Miami University among fastest growing “Sugar Baby” schools in Ohio

Rising tuition costs and mounting college debt have some college students in Ohio seeking an alternative way to pay for their education.

According to a new survey by SeekingArrangement.com, a dating site, six Ohio colleges are among the “Top fastest growing sugar baby schools,” where female students use “sugar daddies” to pay for college.

Miami University in Oxford ranked 75th. Survey experts say 96 female students have signed up to the dating website, looking to meet a “sugar daddy.”

“Forty-six joined in 2013 alone, which represents a 92 percent growth,” said Leroy Velasquez, public relations manager for SeekingArrangement.com

So what exactly is a “sugar daddy”?

“A sugar daddy is a generous benefactor whose willing to help add value to someone else’s life, and in the case of these college sugar babies, they earn an average of $3,000 a month, which is a huge amount especially for a college student without a steady income,” said Velasquez.

The dating website ranked the schools by the number of students who joined using “dot e-d-u” email addresses.

Officials say each relationship is unique, some are platonic and some are not.

“Sugar babies tell me it’s turned into something more romantic, it’s evolved into a boyfriend-girlfriend relationship, we’ve even had sugar daddies and sugar babies send us wedding invitations,” said Velasquez.

Dani Smart, a junior at Miami University, called the sugar daddy concept “ridiculous.”

“Most of my friends take out loans or their parents help pay for college,” Smart said. “It’s kind of insulting that people would think that women would do that.”

Rachel Foos, a sophomore at Miami University, said she’d never heard of the website or the concept before.

“There could be some circumstances where that might happen,” Foos said. “I don’t want to say it’s completely unbelievable, but with scholarships and student aid, there are many more options out there.”

Every student interviewed by the Journal-News Tuesday said they’ve never met anyone or know of anyone on campus who has ever had a “sugar daddy.”

“It’s a pretty ridiculous claim, an insult to everyone,” said Ashley Horton, a senior at Miami University. “Our parents and everyone had to find a way to make a better life for themselves… I don’t believe the solution is finding a sugar daddy so much as finding your passion in life and being successful at it.”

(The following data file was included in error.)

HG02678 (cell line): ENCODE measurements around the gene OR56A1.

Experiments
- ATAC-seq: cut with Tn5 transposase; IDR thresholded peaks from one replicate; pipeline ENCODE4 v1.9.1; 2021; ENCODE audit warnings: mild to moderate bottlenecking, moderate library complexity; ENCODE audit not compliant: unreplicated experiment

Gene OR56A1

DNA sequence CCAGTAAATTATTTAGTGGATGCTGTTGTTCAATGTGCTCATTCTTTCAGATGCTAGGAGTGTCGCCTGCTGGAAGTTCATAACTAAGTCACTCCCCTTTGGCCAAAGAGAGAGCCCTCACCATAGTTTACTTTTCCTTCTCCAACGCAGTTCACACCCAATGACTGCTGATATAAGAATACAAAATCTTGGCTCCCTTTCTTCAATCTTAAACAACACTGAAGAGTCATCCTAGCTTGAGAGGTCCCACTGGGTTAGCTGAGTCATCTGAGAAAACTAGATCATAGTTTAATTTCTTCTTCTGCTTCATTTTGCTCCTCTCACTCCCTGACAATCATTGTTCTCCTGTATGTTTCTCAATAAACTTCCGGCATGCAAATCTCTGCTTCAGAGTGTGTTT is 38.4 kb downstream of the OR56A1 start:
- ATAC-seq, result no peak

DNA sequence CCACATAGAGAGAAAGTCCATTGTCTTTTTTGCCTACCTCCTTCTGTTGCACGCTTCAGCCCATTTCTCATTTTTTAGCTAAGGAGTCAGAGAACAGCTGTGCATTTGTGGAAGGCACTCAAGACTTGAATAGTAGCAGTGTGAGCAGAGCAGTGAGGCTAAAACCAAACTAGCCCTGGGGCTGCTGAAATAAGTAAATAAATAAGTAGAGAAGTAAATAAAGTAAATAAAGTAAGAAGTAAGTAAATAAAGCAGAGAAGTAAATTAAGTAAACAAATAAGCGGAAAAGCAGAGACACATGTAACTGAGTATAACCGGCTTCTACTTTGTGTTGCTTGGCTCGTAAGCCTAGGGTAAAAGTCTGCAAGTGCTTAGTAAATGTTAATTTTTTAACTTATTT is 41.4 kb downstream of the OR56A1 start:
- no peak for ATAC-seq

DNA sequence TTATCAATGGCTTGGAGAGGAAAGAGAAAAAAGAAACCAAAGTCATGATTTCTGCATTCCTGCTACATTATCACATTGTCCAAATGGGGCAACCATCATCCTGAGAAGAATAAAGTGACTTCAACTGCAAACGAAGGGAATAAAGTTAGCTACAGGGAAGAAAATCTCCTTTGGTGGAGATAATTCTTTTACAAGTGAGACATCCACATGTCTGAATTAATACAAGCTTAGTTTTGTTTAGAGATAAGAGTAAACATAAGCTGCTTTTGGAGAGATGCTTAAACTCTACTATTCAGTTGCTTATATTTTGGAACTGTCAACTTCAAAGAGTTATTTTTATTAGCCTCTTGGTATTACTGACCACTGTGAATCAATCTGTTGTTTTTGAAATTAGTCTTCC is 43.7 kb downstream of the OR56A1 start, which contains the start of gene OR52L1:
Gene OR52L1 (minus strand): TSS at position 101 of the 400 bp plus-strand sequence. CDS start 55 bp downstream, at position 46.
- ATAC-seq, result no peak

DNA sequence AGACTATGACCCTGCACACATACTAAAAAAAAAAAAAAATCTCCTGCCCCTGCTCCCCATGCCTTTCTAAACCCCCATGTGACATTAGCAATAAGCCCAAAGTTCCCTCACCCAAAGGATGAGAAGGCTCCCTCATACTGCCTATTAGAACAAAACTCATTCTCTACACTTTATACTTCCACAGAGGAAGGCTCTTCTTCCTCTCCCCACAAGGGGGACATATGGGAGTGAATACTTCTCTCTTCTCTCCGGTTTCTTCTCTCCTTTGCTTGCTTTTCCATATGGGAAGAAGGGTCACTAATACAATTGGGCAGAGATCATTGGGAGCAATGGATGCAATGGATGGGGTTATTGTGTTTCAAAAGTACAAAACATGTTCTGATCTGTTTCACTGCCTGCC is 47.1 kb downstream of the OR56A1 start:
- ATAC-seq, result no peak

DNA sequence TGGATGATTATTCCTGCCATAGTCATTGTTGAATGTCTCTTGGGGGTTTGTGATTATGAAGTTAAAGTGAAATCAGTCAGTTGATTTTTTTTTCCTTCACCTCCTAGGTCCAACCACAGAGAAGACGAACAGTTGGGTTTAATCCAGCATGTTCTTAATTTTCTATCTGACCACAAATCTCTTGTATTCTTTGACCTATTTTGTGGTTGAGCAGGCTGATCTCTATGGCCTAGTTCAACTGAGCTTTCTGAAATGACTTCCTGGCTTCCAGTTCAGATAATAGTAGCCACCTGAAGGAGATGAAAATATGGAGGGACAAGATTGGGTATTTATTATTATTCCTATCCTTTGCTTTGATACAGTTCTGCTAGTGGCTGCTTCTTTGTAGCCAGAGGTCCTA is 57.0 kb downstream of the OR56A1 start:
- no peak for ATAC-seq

Horton is scheduled to graduate from Miami University later this year and thanks to academic scholarships and help from her parents, she will have approximately $10,000 in debt.

Male students were surprised by the survey as well. Tamaz Jhashi said tuition has increased since he began four years ago and working a campus job, student loans and his parents are the main ways he pays for college. Jhashi, a senior economics major, jokingly said he may want to join the dating website to meet a “sugar mama.”

“I have to weigh the options, but I might consider it,” said Jhashi.

Miami University officials said they’ve kept tuition increases as low as possible “by reducing our operating costs through lean initiatives and efficiencies like buying supplies in tandem with other universities,” said Claire Wagner, a university spokesperson.

Wagner said at the Oxford campus, the base tuition and general fees for two semesters is $13,266.

“But three quarters of students pay less than that. In fact, factoring in financial aid (scholarships, grants and all sources), eight percent of Ohio students pay no tuition and fees,” said Wagner.

She estimates the average student debt is approximately $20,000.

Wagner points out that Miami University offers merit scholarship packages for top-ranked academic students.

“Sixty-three percent of the fall 2012 freshman class received a scholarship or grant from Miami University,” said Wagner.

Thank you for reading the Springfield News-Sun and for supporting local journalism. Subscribers: log in for access to your daily ePaper and premium newsletters.

Thank you for supporting in-depth local journalism with your subscription to the Springfield News-Sun. Get more news when you want it with email newsletters just for subscribers. Sign up here.

X